Between late buses and general stuff to do I’ve not had much time for blogging lately. I am not sure why the buses have been late every single day by 20 – 30 minutes. It is super frustrating and makes a big difference in how my evening goes! But you don’t want to listen to me complain.
The poor Dashwoods have not been out and about for sometime. The ground is cold and covered with snow and when given the option of leaving their dry, straw covered, wind protected run for what must look like the Arctic to them, they make what can only be interpreted as sour remarks about the ^*&#$@! weather and turn their backs on the door to the garden. They have been getting treats now and then to ease the sting of being “cooped up,” including today a purple cabbage swinging on a string from a rafter in the run. Last year they’d venture out across the snow now and then but this year they are older and wiser and will have none of it.
Meanwhile I am into garden planning for spring. I already mentioned I ordered most of my seeds on Black Friday because sale. The other place I get seeds from has sent their catalog. Baker Creek sells heirloom and rare seeds, the more unusual the better. I came pretty close to ordering atomic grape tomatoes because are they ever gorgeous. However, after reading the reviews, thank goodness for reviews, I decided not to. Beautiful as they are, they are really slow to ripen and they don’t have all that much flavor. Since I live in a climate where I have no idea what my growing season will be like anymore — short or weirdly long, blazing hot and humid or coolish — I need something more reliable in both growth and flavor.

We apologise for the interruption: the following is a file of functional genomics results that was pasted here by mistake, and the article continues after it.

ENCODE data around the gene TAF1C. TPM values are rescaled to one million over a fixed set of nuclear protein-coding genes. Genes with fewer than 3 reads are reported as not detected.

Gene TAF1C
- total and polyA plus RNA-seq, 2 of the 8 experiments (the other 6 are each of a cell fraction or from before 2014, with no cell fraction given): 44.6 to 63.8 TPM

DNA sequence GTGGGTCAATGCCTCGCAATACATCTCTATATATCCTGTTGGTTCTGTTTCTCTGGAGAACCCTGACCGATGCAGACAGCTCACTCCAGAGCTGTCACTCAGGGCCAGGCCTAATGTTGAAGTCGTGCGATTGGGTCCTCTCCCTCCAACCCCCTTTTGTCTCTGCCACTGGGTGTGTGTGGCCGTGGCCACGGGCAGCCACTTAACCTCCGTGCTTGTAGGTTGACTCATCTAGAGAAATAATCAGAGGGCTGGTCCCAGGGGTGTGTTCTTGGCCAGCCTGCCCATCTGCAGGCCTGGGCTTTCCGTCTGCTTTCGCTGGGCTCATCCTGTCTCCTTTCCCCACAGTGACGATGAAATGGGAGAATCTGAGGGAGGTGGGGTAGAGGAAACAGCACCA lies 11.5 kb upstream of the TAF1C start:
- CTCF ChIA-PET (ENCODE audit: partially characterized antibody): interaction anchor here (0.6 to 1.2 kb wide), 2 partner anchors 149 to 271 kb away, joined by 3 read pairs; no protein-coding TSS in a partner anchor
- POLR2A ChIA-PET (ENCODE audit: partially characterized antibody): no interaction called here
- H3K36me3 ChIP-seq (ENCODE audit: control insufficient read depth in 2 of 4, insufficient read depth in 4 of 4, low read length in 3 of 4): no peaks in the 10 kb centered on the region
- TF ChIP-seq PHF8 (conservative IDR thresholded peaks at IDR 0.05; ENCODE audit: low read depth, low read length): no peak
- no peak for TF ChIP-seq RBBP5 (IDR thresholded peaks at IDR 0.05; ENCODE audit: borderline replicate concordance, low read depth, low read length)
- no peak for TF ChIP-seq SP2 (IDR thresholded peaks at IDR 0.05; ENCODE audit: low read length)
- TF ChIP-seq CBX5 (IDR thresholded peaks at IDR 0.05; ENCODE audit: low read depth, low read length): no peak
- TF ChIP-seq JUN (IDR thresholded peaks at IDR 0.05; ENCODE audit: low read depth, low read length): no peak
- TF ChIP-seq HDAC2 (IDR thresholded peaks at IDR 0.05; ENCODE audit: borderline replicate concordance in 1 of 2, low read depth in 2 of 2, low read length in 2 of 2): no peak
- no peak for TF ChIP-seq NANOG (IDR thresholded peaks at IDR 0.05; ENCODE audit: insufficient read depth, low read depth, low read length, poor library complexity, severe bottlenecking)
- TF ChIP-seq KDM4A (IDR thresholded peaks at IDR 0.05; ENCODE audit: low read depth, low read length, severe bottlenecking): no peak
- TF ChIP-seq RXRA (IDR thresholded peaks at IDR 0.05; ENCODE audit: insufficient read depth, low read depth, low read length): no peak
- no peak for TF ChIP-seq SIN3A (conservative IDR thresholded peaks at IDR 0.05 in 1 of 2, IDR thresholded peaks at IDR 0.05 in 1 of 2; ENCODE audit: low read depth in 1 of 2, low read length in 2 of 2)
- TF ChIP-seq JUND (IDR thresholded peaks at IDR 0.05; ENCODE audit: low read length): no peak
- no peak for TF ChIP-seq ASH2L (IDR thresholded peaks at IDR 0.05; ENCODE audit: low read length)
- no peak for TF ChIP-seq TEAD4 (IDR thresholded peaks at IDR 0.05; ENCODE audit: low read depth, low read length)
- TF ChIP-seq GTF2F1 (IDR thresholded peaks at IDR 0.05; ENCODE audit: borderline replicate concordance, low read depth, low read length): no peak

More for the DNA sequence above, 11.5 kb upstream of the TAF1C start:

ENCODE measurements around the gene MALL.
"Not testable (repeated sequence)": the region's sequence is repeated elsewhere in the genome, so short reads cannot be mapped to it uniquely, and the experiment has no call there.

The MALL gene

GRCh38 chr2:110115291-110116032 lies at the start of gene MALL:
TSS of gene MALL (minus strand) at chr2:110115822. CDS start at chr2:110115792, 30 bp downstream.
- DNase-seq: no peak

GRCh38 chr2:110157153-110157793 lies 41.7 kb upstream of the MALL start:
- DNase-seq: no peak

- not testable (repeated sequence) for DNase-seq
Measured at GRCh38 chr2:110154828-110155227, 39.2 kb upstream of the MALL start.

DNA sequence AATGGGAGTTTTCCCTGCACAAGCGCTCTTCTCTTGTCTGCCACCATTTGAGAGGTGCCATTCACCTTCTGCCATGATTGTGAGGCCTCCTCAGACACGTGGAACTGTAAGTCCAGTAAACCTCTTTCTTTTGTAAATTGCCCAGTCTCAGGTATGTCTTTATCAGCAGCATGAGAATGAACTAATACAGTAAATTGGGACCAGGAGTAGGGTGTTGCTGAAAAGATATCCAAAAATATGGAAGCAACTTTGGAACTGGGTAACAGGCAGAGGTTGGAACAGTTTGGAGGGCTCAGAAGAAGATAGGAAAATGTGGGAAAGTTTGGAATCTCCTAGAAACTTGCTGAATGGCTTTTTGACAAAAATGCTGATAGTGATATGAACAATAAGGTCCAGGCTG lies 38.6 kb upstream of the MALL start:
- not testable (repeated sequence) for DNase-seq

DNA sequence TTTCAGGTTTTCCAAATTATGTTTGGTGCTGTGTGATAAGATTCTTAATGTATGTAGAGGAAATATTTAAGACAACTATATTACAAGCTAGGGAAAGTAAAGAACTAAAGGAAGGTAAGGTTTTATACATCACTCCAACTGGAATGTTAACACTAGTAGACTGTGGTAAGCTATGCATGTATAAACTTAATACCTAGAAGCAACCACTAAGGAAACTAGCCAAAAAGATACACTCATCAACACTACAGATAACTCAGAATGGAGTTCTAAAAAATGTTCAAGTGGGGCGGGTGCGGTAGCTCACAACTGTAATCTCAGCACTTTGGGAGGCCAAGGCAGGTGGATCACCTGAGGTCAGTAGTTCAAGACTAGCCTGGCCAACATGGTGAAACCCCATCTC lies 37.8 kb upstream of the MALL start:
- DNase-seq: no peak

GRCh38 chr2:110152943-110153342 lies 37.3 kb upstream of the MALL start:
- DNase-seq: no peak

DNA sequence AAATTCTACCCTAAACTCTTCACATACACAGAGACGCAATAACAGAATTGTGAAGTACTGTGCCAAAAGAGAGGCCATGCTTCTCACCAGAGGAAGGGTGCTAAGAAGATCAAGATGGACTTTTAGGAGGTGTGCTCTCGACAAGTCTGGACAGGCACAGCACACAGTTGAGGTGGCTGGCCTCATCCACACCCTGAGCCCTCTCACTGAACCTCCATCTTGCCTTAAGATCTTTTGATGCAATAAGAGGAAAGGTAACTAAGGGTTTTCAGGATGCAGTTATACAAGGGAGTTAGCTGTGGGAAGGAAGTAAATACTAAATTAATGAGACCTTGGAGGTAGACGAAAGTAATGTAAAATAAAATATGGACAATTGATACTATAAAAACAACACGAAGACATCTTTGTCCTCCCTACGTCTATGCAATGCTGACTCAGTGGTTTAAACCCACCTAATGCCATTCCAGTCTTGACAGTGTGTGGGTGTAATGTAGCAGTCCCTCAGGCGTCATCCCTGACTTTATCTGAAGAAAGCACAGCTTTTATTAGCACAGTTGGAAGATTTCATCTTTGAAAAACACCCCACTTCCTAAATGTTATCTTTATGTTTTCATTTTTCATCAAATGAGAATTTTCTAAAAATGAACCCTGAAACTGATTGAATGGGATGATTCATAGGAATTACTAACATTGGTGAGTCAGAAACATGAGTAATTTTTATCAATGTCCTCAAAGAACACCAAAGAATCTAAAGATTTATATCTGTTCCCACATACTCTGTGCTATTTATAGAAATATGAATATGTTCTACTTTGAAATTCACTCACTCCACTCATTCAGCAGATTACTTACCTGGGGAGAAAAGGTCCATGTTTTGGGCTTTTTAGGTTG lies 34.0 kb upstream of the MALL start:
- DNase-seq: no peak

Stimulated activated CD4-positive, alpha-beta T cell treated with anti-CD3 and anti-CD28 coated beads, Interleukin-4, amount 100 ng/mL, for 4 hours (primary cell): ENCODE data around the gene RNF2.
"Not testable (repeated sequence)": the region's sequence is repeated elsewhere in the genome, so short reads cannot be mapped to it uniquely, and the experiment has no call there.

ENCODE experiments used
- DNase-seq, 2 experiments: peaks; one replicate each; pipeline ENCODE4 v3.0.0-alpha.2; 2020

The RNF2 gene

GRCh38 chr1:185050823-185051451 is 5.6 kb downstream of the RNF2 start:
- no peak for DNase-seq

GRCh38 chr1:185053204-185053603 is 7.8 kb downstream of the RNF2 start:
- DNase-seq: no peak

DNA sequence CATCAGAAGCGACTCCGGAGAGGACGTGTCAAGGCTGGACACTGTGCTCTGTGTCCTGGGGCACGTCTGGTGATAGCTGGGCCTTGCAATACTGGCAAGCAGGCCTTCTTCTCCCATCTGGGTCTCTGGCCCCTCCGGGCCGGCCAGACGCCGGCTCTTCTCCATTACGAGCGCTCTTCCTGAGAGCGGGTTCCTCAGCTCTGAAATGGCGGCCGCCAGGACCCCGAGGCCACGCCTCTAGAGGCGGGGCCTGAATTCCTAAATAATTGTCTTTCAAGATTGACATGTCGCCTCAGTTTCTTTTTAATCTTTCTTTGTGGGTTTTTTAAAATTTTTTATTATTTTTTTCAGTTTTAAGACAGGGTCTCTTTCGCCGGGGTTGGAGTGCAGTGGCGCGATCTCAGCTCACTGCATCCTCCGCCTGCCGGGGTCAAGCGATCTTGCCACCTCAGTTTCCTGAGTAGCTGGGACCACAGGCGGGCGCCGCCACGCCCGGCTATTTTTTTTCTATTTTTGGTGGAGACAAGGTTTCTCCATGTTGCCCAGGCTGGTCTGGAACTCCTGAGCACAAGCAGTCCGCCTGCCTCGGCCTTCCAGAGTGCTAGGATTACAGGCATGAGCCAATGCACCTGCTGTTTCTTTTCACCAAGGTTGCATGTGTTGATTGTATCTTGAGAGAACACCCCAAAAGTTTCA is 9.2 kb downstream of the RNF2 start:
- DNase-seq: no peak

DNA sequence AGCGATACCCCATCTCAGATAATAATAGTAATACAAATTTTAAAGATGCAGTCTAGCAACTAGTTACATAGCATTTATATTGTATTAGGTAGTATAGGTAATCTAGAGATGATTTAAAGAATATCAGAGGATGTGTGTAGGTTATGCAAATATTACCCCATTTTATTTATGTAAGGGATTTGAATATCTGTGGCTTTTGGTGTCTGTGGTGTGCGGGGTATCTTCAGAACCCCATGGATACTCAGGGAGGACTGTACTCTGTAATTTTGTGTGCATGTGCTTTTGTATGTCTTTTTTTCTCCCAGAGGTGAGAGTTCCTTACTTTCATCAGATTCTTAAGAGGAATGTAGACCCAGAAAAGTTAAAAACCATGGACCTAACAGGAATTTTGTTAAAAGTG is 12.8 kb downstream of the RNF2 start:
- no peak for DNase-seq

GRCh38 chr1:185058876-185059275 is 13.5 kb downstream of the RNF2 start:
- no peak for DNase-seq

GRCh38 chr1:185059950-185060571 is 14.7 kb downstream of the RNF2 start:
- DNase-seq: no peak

What I did order, however, are two things I have not grown before. One is tendril peas. Tendril peas are sugar snap peas, meaning you eat the pod kind of like snow peas. The variety I am going to try gets a lot of tendrils and few leaves and the curly tendrils are also edible. And, supposedly the vines can grow up to 8 feet! Excited to see if I can have success with them and to see if they taste good!
The other new thing I am going to try is Hopi squash. This is a winter squash that has a thick, hard rind making it great for long storage so I won’t have to eat it right away or cook it and find a place in my freezer. The squash gets up to 10 pounds with orange flesh that is reportedly sweet and tasty. And yes, it comes to us from the Hopi. I am looking forward to the vines taking over the garden at the end of the summer.
Solstice is coming later this week and as many of you know, it is the one day each year that I do the cooking. For this year’s menu I went for a kind of upscale diner meal: creamy carrot-ginger soup, marinated peanut tempeh sandwiches with homemade vegan mayo and homemade vegan cheese on homemade sandwich rolls, baked sweet potater tots, and roasted broccoli. Dessert is vegan mint chocolate ice cream cake.
Maybe the bus will actually be on time this week and I will actually have time to write a post or two about some of the fabulous books I have read lately!